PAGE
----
Not another one, I thought when I learned of Taco Republic, the Richardson specialty taqueria from Ron Guest, co-founder of San Miguel Café. Velvet Taco is such a miscarriage. Torchy’s Tacos is hit or miss. Taco Ocho is appealing. However, none comes close to the excellence of Good 2 Go Taco or Austin’s Tacodeli? Could another fancy taco venture change anything? Early estimates indicate yes.
Opened for a week when a friend and I scurried north on Interstate 75, Taco Republic occupies a former La Paloma Taquería, not far the other fancy taco joint, Taco Ocho. But where the latter has a pan-Latino sensibility regarding tacos, Taco Republic brings it back to North of the Border favorites, with breakfast options forthcoming.
A tight list of eight tacos is a daunting thing. It’s easy to consider ordering the whole menu and pray you don’t pass out headfirst into the Thai Chihuahua, a two-tongued highlight with hoisin-marinated pork shredded nestled under a modest garnish of slaw that gave the meat an acidic punch against the sweet pig. But it would be a joyous food coma.
It was simple, not overdone and downright out of nowhere. I expected the urge to pour a container of table salt down my throat to counteract the cloying filling something with the makeup of the Thai Chihuahua. Instead, what I got was a pleasant surprise.
On the other hand, the Smokehouse, another pork job, was an expected winner. Its combination of brisket, a chipotle BBQ sauce and a generous pile of fried onions did not fail.
The Philly with chopped ribeye, onions and green peppers under runny queso wasn’t as stellar, but it pleased the hell out of my Tex-Mex-breathing dining companion.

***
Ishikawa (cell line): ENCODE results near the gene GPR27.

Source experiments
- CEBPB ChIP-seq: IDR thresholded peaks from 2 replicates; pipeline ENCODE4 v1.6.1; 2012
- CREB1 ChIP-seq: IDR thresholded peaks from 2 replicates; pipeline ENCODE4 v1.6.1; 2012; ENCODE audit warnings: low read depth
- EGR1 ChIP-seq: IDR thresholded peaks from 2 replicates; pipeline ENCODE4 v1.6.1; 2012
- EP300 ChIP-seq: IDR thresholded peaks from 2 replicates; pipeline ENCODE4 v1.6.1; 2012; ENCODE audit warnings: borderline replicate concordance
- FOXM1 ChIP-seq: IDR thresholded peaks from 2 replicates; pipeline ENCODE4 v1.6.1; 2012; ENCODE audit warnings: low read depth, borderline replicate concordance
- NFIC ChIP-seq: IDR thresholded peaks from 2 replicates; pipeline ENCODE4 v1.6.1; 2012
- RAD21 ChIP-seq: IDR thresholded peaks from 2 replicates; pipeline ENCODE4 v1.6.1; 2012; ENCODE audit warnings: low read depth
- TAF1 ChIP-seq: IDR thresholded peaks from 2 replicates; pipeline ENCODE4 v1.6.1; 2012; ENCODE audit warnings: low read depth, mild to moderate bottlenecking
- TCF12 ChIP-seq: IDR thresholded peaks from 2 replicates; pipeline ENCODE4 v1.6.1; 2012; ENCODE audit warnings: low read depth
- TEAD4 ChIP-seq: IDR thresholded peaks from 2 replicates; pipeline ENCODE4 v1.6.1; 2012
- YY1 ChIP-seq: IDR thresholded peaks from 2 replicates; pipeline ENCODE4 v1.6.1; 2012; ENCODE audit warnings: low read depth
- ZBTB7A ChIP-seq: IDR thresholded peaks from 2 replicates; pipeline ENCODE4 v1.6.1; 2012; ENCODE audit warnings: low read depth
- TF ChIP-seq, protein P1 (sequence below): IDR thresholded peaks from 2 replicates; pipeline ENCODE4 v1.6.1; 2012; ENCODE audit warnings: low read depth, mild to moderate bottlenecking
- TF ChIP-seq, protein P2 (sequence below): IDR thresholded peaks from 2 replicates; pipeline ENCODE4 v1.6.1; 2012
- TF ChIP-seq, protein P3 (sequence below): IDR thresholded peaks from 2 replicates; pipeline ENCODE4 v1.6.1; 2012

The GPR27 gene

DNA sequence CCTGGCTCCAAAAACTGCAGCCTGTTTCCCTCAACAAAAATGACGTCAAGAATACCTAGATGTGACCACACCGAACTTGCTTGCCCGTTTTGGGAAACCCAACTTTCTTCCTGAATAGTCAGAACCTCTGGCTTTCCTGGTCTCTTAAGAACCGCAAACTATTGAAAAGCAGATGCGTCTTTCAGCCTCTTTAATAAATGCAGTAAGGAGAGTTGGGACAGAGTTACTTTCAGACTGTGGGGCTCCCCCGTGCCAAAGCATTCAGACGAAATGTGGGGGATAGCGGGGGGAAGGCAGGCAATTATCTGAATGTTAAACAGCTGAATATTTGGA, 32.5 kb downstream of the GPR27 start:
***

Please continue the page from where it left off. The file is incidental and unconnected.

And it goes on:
The Texican, skewing traditional with mesquite-grilled beef and a garnish of pico de gallo, was a letdown. Greasy and bland, save for the slimy green pepper, the beef offered little suggesting proximity to smoking mesquite. The flour tortilla in which the filling rested was a cold mass unable to soak up of the abundant run-off.
The steak frites and the bella frites, variations on a theme, had similar textures—mushrooms are cool like that—and both were nestled beneath decent shoestring fries, even if the beef (ribeye) version edged out the fungus. The blue cheese crema drizzled on each taco added zip without muddling the main ingredient. Unfortunately, there was no room left in our guts for the Farm to Market, a vegetarian selection with fried zucchini and roasted corn gussied up with red pepper-cilantro cream sauce.
Other nods to local foodways were left for another visit. And there will be another visit. It’s then I’ll give the Game Day Buffalo Chicken a whirl. I’ll be disappointed if it’s not an improvement on Velvet Taco’s horrific interpretation of wings.
There’s the rub.
On the outset, Taco Republic appears another specialty joint with quirky offerings. Similarities abound, but logistics matter. The Taco Republic tacos aren’t overstuffed. They’re quiet in construction—not taste—and are done with an eye on tradition. The sturdy, pliant yellow corn tortillas are made from scratch—that is, from nixtamal (corn soaked in lime)—by an outside contractor Guest wants to keep anonymous. (No just-add-water Maseca for Taco Republic.) And they’re great, deceptively strong and with a slight chew. This alone distinguishes Taco Republic as gem of a taqueria. That it follows through with outstanding finished products just seals the deal.
760 S. Central Expwy., Richardson